1. Weekend and Day Trips in the Northeast
I hadn’t explored the northeast at all before moving to Boston, so this summer I knew I really wanted to do that. I love how you can take a day trip to so many cool spots that are just an hour or two away. Momma Coale had a big birthday on Friday and to celebrate, I planned an overnight weekend trip just 90 minutes north in a quaint little coastal town in Maine. It’s a surprise to her so I’ll share more later 🙂 She’s went to Columbus, Ohio over the weekend to visit my brother who wined and dined her and then she’ll come to Boston in July and we’ll celebrate a little late.
It feels like we have a lot of weekends away this summer, but I’m only getting on a flight once which makes the summer feel so much less busy since we’re staying close if that makes sense? Getting in a car = way less stressful than getting on a plane. All our other weekends are day trips or overnight trips to visit family/friends or something else within 1-3 hours from Boston. People say spring and summer here make the winter totally worth it and I think I believe that. Alexis and Simi are coming to visit in July and I’m pumped for that weekend. We are thinking of a day trip to either Cape Ann, Good Harbor Beach or Providencetown. If anyone has recommendations or thoughts I would love to hear!
2. Our metabolism doesn’t function on a 24 hour cycle
I mentioned this briefly in an Instagram live Q&A a few weeks ago and then had a reader email me and ask, “Can you expand on that?” and I said, sure! There was a question about eating x foods or x amount of calories in a day and we were talking about how our metabolisms don’t hit “reset” every 24 hours – rather it’s more accurate to look at things over a longer range of time. Our bodies and metabolism are so dynamic – there is no way we would be able to intellectually know everything going on inside our bodies from day to day (unless maybe there are expensive machines you could be hooked up to 24/7…I’m not sure…) We try to rationalize by thinking, “oh I’ve done x amount of exercise today or I didn’t do x” and so that is why I’m hungrier or not hungrier or why I should eat x and not y…but in reality, we don’t know that much. For so many reasons, our bodies will be hungrier or less hungry on some days than others. And our bodies will want to move more on some days than others. With that in mind, if you don’t feel regular hunger cues, you might need more structure in place to establish a nourishing, rhythmic way of eating.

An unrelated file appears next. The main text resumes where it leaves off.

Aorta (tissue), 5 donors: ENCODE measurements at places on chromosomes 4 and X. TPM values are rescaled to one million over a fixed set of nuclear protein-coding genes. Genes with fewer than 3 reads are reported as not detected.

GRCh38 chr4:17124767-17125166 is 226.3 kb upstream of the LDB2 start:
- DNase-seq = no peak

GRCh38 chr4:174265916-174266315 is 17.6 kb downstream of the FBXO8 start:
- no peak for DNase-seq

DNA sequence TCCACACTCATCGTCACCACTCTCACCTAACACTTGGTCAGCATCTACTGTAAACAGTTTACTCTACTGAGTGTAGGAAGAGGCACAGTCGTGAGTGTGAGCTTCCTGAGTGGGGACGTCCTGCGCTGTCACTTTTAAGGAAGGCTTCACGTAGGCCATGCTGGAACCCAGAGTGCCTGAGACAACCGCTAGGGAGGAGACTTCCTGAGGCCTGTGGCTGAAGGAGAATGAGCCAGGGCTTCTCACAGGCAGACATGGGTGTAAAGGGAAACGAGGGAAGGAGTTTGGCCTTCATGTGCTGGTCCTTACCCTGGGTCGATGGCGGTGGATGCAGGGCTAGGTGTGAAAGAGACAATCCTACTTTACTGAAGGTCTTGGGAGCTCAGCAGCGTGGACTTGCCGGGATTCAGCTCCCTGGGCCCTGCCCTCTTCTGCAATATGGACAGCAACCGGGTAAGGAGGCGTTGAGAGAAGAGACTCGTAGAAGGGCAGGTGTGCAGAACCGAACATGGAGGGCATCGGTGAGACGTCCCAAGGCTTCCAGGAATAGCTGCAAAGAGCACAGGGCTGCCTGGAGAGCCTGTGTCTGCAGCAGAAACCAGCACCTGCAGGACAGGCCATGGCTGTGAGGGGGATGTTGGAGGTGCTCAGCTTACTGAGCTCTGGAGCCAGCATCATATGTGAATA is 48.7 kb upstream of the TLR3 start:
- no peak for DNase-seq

Metabolism happens in every cell in your body – it’s the balance between reactions that build things up (repairing and storing) and the reactions that break things down (for energy). It’s not that every night at midnight your body’s metabolism hits an internal reset button and everything starts all over. Of course we have a circadian rhythm (aka your sleep/wake cycle) that is a 24 hour internal clock running in the background of your brain that oscillates between sleepiness and alertness. BUT that’s not how your metabolism works. Your body doesn’t expend the exact same amount of energy every day and it doesn’t need the exact same amount of energy intake everyday. There’s a ballpark range, sure. But there is a lot of fluctuation there depending on many factors – not just how much you moved. We hear a lot of rigid, dichotomous thinking around nutrition and exercise, when really there is a lot of nuance when it comes to your body’s energy and nutrition needs and thinking in a more flexible way is can liberating and more accurate. **side note, if you’re in the thick of an eating disorder or are unsure how to adequately nourish yourself, a more structured way of eating is appropriate and what you need while you learn to nourish yourself without external cues before moving onto intuitive eating.
3. Chocolate sauce
I haven’t had chocolate sauce in soooo long. It reminds me of being a kid. I’ve had hot fudge, but I’m talking about the Hershey’s chocolate syrup type stuff. I usually grocery shop at Trader Joe’s or Whole Foods here in Boston (I so wish we had Kroger) and the chocolate syrup at TJs caught my eye when I was in there last weekend so I picked some up. I’ve been drizzling it on ice cream at night and as if I didn’t love ice cream enough, chocolate sauce is making it even better. I hate chocolate chips or m&ms in my ice cream because I really dislike the texture of frozen chocolate (it’s like mealy or something?) so chocolate sauce is where I think it’s at. And this would also make for great chocolate milk. I’m going to make some of that today.
I went on a long walk with Jessi last weekend and she told me I had to start watching the series Dietland on AMC. I’m only one episode in, but so far it’s pretty good. It’s based off the book and starts out as a story about body image and self-acceptance, but then from what I’ve heard, becomes a personal revolution about challenging the status quo.
5. Emotional Eating
Cara from Street Smart RD wrote a great blog post on emotional eating – highly recommend reading if that sounds like it would be helpful for you.
To answer the question of “What’s wrong with emotional eating?” we really need to ask ourselves whether the frequency or degree to which we turn to food to cope with what we’re feeling is problematic for us as an individual. Emotional eating is not a bad thing. As temporary as that fix may be, it might be the most accessible option for us in that moment. It might be the best tool we have or the most reliable or the quickest. And that is OK. We are imperfect beings and part of that means coping with emotions might get messy. We can weigh the pros and cons of turning to food (How will this food make me feel? What are my other options? Can this particular food provide what I really need right now?) and determine our next steps.”
Have a great week!